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# Just Bootfall

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## Description:

Football hasn't always been the most popular sport in the Americas. Historians have found records of an ancient sport that was played in many civilizations across the continent. Because of the lack of spoken tradition about it, the original name is unknown, but in modern times it has been very creatively named "bootfall".

We don't know a lot about bootfall, not even the basic rules. However, archeologists have found a lot of notes made by bootfall coaches when trying to assemble their teams, which give us some information about how teams were formed. These notes are filled with numbers and calculations. Bootfall coaches meticulously tried to optimize their team by assigning players to the best positions possible. To facilitate this task, they developed a metric for determining the performance of each arrangement.

There are $M$ positions in a bootfall field, which are distributed in a line. A bootfall team consists of $N$ players, each of which is assigned to some position (all players should be assigned to exactly one position, each position can be occupied by one or more players or can be left unoccupied).

Naturally, players are not equal to each other: Each player can have a different performance when playing in different positions in the field. Concretely, for each player $i$ and each position $j$, there is a positive value $P_{i,j}$ which represents the performance of player $i$ when playing in position $j$.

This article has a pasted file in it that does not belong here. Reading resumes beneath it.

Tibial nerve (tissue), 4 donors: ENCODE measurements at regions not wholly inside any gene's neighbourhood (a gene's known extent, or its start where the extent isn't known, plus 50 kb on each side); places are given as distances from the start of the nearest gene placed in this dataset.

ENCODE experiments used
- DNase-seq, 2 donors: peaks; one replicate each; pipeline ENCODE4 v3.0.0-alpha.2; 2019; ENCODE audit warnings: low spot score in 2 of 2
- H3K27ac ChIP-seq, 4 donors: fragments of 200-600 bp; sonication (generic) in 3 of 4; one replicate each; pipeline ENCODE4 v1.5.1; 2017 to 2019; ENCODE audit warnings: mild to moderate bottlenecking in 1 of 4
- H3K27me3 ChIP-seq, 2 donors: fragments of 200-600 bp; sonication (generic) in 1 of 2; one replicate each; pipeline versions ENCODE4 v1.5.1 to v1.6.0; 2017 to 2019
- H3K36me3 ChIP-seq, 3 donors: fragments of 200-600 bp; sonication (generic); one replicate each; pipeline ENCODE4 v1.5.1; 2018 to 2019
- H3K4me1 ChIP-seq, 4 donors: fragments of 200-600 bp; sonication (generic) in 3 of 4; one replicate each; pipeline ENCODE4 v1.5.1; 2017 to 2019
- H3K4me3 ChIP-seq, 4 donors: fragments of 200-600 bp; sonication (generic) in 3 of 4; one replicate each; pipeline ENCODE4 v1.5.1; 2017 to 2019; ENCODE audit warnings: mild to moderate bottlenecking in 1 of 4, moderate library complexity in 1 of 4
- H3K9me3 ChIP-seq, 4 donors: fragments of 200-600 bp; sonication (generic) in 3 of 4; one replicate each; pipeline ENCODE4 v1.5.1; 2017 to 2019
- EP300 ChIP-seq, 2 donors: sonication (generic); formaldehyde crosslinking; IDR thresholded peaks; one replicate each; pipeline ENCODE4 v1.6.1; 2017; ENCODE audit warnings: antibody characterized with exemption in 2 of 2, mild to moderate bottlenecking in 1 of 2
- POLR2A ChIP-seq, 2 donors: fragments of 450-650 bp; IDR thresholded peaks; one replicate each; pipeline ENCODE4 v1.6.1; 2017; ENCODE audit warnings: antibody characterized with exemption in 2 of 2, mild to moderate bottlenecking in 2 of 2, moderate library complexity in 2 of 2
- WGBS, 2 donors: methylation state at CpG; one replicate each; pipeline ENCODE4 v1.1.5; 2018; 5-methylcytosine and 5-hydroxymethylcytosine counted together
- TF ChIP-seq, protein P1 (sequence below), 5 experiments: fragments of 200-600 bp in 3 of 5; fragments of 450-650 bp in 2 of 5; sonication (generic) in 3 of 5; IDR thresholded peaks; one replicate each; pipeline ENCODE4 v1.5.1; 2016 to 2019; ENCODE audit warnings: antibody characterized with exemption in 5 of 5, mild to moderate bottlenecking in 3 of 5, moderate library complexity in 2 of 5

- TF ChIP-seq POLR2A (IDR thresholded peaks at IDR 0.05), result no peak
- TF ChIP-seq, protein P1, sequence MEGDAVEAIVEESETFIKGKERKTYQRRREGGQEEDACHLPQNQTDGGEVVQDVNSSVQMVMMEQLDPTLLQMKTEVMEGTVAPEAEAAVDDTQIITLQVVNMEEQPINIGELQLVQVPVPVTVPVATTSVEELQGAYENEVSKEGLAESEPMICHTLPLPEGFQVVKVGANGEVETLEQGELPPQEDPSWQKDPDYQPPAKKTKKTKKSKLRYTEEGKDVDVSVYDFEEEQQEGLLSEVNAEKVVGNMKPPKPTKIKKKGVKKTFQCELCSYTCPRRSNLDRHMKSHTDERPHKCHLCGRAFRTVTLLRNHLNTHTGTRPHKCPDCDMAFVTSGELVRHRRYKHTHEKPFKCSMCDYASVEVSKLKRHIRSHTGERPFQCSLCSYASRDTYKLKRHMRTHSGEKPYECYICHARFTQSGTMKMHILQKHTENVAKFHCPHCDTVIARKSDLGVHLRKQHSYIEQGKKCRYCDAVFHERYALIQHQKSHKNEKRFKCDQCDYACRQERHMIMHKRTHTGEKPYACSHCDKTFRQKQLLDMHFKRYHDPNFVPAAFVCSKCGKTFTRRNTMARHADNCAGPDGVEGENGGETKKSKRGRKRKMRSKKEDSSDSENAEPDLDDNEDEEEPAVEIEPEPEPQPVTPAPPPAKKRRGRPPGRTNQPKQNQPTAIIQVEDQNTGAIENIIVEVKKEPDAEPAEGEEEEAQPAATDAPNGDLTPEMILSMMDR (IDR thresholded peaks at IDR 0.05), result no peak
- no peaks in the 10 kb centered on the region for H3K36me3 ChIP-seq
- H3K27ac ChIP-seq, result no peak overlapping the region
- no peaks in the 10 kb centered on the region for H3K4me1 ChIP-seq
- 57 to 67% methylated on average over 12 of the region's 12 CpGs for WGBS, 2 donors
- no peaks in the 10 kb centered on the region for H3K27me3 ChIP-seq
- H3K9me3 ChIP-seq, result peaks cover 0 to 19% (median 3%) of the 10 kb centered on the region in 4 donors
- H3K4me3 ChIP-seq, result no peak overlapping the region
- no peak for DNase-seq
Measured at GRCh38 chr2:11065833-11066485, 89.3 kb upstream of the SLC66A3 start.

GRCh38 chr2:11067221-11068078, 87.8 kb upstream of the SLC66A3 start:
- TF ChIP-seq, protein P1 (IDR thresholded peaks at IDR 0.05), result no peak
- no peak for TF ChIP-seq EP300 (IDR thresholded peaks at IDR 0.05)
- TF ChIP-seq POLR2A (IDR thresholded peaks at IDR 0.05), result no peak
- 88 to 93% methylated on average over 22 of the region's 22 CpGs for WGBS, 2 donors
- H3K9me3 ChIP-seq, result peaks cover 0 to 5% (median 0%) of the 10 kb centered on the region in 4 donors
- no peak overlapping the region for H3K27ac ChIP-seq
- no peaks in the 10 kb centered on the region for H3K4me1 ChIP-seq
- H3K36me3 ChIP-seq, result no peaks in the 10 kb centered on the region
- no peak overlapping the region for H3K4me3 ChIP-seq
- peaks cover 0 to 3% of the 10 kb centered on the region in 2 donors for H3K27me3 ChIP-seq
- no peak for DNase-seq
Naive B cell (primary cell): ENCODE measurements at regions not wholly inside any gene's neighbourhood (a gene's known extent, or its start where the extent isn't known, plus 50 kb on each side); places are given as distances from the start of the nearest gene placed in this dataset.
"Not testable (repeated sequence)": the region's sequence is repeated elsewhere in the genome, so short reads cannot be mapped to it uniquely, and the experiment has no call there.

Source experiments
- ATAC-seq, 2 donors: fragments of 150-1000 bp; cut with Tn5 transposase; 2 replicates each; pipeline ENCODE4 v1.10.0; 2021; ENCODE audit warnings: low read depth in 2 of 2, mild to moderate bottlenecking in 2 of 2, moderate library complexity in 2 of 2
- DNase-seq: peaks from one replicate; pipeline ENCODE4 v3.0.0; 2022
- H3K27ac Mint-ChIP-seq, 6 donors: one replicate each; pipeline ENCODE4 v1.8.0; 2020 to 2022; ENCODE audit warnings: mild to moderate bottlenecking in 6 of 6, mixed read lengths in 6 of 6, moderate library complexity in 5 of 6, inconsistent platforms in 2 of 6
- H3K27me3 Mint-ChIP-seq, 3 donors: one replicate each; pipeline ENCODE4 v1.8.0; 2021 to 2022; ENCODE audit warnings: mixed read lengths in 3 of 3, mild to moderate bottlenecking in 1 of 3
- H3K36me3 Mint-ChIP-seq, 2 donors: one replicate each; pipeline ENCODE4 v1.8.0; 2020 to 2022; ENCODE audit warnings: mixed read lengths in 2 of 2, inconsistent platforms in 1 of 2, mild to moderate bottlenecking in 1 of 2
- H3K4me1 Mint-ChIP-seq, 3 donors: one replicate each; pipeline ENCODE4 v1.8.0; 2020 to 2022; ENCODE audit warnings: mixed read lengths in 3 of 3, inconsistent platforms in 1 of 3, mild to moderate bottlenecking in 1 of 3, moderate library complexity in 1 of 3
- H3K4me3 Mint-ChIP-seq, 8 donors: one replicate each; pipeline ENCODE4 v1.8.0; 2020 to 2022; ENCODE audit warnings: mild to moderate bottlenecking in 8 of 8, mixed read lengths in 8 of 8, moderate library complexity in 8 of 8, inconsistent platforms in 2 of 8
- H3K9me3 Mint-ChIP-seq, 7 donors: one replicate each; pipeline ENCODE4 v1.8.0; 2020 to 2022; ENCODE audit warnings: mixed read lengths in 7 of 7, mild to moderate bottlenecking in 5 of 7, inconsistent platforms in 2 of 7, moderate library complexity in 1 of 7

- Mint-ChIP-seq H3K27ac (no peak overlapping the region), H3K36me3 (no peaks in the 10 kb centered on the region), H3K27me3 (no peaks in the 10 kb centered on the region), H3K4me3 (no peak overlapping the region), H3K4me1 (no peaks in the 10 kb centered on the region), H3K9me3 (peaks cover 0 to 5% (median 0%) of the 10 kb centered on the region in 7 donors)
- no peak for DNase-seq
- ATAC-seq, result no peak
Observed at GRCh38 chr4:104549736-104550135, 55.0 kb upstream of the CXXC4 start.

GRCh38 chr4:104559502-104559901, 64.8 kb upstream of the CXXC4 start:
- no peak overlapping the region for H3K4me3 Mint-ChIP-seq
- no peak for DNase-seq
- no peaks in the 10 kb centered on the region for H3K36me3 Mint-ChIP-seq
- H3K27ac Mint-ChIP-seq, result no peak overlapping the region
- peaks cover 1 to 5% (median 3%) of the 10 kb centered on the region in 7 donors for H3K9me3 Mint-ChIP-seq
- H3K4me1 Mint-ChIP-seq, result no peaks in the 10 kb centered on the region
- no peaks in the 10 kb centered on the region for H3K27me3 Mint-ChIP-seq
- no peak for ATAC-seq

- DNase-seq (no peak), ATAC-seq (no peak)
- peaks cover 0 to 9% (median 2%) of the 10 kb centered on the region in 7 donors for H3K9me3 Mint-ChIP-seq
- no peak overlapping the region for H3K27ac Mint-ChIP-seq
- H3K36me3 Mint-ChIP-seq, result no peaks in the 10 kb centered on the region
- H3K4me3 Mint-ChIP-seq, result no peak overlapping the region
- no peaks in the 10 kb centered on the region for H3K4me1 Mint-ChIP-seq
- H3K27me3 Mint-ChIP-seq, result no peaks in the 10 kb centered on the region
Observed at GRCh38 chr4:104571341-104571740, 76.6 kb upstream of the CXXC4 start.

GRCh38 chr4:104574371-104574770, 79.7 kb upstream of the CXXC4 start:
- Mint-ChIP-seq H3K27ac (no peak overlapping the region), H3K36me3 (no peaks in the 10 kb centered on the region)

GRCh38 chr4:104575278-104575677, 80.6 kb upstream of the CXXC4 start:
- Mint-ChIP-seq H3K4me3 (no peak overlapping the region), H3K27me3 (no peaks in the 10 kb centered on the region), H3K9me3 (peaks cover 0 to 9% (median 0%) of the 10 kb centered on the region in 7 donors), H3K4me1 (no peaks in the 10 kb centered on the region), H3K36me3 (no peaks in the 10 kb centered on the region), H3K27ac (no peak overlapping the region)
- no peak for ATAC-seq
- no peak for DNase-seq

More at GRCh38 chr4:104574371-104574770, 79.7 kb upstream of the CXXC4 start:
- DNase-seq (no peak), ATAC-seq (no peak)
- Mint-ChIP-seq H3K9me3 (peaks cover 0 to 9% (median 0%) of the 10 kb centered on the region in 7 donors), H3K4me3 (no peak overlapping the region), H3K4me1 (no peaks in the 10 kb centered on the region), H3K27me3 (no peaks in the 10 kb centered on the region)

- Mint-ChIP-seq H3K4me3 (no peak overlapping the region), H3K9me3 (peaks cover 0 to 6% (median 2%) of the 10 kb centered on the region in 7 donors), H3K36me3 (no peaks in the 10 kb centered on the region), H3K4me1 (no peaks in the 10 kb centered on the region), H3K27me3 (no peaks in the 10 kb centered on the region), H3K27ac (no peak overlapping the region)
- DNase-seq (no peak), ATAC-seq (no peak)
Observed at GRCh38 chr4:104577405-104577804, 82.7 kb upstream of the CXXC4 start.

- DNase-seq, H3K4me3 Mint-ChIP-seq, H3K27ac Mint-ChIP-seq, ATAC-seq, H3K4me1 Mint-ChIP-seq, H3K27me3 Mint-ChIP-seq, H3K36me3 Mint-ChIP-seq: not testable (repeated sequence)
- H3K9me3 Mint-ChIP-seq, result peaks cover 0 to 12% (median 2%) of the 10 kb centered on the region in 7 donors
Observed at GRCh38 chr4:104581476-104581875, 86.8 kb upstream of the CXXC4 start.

To complicate things further, coaches also consider the aspect of player interaction. Some pairs of players are "best friends". When best friends are far from each other in the field, that harms team performance. There's a positive value $C$ which represents the performance penalty that is paid when moving best friends away from each other.

Once players are assigned to positions, the value of the team performance is calculated as follows: First, we add up the performances of the players when playing in their assigned position. Then, for each pair of players who are best friends, we subtract $C$ times the distance between the two players, where the distance between two players is defined as the difference (in absolute value) between the positions to which the players were assigned.

We want to know how good bootfall coaches were at forming teams. In order to do that, we would like to know what is the maximum possible value of team performance achievable by arranging the players in the optimal positions, given the performances of the players in each position and the pairs of players who are best friends.

## Input:

The first line contains four integers $N$, $M$, $K$ and $C$ ($1 \le N,M \le 50$, $0 \le K \le 50$, $0 \le C \le 10^6$), representing the number of players, the number of positions, the number of pairs of close friends and the penalty for having close friends far from each other.

Each of the next $N$ lines contains $M$ integers. The $j$-th integer of the $i$-th line is $P_{i,j}$, representing the performance of player $i$ if playing in position $j$ ($0 \le P_{i,j} \le 10^6$).

Each of the next $K$ lines contains 2 integers $a_i$ and $b_i$ ($1 \le a_i < b_i \le N$), which represent that players $a_i$ and $b_i$ are close friends. No two pairs of players are repeated in this list.

## Output:

Output a line containing one integer, representing the maximum team performance possible.

## Sample Input:

3 3 2 5
5 2 1
3 2 8
1 9 3
1 2
1 3


## Sample Output:

14


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Provider CodeForces Gym

Code GYM103388J

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Date 11/01/2021 22:23:54

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